The organizer of a training workshop for dozens of evangelical pastors and church leaders said Wednesday that he has moved the event out of the Kansas House because of the expected number participants, but he rejected a national group’s charge that it would improperly mix government with religion.
Organizer Dave DePue said the three-day “transforming revival” workshop will be held this week at the Topeka Performing Arts Center, a few blocks from the Statehouse, because 180 people want to participate, more than the floor of the House chamber can accommodate comfortably.
The Rev. Barry Lynn, executive director of the Washington-based group Americans for Separation of Church and State, had criticized the event, saying he has never heard of a working legislative chamber in a statehouse being used to promote Christianity or any religion.
“This is almost like turning the seat of government over temporarily to a religious group,” said Lynn, an ordained United Church of Christ minister. “It’s startling to me to even hear about it.”
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DePue said the event won’t have a political agenda but will focus on helping pastors and other church leaders strengthen community work in tough economic times. He is state director for Capitol Commission, a Raleigh, N.C., nonprofit group that puts pastors in statehouses to advise policymakers.
“I wouldn’t last a day up here if I got political,” said DePue, who frequently visits the Statehouse. “The whole purpose is to help families, churches and communities.
The Legislature’s policies allow nonprofit groups to use committee rooms and the House or Senate chamber if at least one lawmaker sponsors the event. The policies don’t preclude events with religious themes but say a group generally can’t limit participation based on race, ethnicity, religion or gender, and the event is supposed to educate participants about the legislative process.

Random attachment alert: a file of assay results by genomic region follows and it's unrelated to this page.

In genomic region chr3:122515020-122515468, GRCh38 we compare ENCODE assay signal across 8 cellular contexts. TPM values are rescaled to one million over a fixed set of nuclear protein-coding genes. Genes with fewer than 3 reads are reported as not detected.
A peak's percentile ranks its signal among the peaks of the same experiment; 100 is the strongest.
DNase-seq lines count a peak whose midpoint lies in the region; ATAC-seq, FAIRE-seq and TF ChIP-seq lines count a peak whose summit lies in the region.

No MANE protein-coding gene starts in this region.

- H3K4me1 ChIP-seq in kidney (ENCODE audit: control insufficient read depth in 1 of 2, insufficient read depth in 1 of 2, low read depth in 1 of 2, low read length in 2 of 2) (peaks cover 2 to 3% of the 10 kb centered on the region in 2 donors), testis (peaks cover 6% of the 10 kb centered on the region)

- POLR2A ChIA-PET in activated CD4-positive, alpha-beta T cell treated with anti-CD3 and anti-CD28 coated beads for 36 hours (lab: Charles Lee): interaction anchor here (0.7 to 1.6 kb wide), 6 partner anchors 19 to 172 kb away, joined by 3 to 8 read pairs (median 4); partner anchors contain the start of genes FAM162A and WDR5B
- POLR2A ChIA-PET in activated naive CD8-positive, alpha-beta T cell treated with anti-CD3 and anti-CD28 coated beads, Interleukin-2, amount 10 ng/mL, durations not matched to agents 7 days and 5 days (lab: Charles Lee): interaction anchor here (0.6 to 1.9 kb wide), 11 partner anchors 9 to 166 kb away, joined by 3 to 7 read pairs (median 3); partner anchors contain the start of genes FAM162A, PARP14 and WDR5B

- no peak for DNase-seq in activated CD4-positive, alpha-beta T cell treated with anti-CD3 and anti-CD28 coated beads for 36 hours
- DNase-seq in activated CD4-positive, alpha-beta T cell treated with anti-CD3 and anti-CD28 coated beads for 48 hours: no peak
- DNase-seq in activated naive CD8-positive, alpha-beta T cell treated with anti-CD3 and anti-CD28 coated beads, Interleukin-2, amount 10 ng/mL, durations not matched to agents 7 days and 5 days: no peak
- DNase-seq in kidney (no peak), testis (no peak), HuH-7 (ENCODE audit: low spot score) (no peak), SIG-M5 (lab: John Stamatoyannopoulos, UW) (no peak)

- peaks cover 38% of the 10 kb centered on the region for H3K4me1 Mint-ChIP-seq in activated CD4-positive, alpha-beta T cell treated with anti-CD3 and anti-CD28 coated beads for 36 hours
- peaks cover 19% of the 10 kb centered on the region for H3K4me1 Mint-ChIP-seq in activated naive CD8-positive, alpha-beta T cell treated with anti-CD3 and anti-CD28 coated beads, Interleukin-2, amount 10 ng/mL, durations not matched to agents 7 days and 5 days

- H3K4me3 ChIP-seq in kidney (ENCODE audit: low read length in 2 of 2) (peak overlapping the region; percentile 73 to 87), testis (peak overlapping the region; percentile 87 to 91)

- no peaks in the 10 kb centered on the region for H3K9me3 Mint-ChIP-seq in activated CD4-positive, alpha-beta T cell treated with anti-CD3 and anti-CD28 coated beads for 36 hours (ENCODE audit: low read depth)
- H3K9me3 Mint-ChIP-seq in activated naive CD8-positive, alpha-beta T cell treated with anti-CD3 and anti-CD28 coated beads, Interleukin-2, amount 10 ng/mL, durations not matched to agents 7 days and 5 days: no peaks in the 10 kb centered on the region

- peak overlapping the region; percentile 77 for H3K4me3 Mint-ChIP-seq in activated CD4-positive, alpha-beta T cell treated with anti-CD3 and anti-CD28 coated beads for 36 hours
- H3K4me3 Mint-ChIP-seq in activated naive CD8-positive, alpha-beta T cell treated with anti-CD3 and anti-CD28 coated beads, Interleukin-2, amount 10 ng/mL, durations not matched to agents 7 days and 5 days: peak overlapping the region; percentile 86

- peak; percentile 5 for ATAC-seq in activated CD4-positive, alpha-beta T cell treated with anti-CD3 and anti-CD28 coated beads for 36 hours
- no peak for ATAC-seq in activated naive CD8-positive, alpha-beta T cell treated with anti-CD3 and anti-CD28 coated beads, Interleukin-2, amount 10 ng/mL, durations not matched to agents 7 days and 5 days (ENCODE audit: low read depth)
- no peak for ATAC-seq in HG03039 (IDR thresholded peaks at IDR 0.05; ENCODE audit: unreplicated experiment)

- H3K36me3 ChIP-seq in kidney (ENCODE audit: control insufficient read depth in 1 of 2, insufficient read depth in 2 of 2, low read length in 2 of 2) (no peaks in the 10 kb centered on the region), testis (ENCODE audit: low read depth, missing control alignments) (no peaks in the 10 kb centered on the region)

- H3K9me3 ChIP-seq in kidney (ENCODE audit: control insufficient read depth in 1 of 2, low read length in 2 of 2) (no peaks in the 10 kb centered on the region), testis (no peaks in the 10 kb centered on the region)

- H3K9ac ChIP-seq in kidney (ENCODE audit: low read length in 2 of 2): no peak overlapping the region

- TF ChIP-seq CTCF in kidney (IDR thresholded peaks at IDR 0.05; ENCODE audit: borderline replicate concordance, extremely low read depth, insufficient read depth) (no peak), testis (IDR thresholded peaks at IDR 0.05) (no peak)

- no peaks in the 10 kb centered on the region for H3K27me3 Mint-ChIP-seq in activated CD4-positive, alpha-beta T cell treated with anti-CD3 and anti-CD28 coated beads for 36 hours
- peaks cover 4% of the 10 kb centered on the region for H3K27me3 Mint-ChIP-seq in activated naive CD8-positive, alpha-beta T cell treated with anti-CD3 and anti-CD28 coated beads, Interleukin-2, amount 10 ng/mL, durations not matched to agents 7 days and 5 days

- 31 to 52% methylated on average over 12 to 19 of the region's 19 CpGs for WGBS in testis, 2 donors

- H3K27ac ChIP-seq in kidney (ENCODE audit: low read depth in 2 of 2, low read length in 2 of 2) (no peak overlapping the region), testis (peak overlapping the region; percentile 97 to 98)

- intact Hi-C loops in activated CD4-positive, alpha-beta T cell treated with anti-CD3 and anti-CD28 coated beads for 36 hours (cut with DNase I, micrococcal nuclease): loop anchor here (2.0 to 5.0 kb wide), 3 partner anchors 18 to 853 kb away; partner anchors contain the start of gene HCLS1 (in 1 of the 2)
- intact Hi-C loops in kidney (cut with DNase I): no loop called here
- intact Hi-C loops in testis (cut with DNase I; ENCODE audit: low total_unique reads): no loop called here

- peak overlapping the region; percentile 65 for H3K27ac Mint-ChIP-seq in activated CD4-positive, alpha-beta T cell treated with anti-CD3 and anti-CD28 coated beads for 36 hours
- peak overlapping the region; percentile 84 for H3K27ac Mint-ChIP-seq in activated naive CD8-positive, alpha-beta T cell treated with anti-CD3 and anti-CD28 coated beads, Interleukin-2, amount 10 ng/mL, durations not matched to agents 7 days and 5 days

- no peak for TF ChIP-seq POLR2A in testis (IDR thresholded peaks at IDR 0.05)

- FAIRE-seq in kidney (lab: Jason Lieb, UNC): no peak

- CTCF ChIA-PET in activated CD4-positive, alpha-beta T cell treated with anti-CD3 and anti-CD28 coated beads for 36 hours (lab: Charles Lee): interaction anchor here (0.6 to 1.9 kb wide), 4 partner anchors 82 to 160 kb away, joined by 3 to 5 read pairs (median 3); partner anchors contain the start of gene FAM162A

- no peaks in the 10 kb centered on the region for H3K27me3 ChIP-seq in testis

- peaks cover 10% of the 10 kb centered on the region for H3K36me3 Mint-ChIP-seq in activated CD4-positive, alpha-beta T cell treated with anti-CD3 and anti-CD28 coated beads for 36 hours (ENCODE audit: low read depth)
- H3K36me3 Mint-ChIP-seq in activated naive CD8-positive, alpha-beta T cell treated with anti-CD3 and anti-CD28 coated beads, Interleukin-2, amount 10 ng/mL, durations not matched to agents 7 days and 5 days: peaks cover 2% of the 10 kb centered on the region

Organizers of the event in the House chamber describe it as a “beginner’s course” for Christians interested in transforming their community through a spiritual revival. Workshop sessions are scheduled for Thursday and Friday evening and all day Saturday, with participants paying $100 per person or $190 per couple.
Legislators have allowed Christian prayer meetings at the Statehouse regularly in recent years, and Gov. Sam Brownback has participated in National Day of Prayer events the past two years. DePue said Brownback was set to welcome the workshop participants to Topeka.
Also, the state’s Roman Catholic bishops sponsored a rally in June against a federal mandate for health insurance coverage of birth control, drawing thousands of participants. The Statehouse occasionally has been the site of weddings and, in at least one case in recent years, the Senate had a memorial in its chamber for a member who’d died.
But the Legislature’s staff couldn’t remember a case in at least 15 years of an event like the workshop being scheduled for one of the two chambers.
Such workshops are a program of the Sentinel Group, of Lynwood, Wash. On its website, the group calls itself a research agency “helping the Church pray knowledgeably for end-time global evangelization” and promoting “genuine revival and societal transformation.” Its president is listed as teaching the Kansas workshop.
DePue sought the use of the House chamber in May – because, he said, the event is drawing people from across the state. In considering whether to schedule an event in the House or Senate chamber, the Legislature’s staff asks its top leaders whether any of them object, giving them a few days to respond. In the House, none objected to the workshop when notified by letter in July.
The event’s legislative sponsor is House Majority Leader Arlen Siegfreid, an Olathe Republican, who this year sponsored an unsuccessful proposal to set aside space in the Statehouse for meditation or prayer. He said the event is little different than those sponsored at the Statehouse by other outside groups and will give participants a chance to learn about state government.
“This is a group of people who want to use the House, like a lot of independent groups,” he said. “What it is not is a religious meeting. They may pray, but we pray.”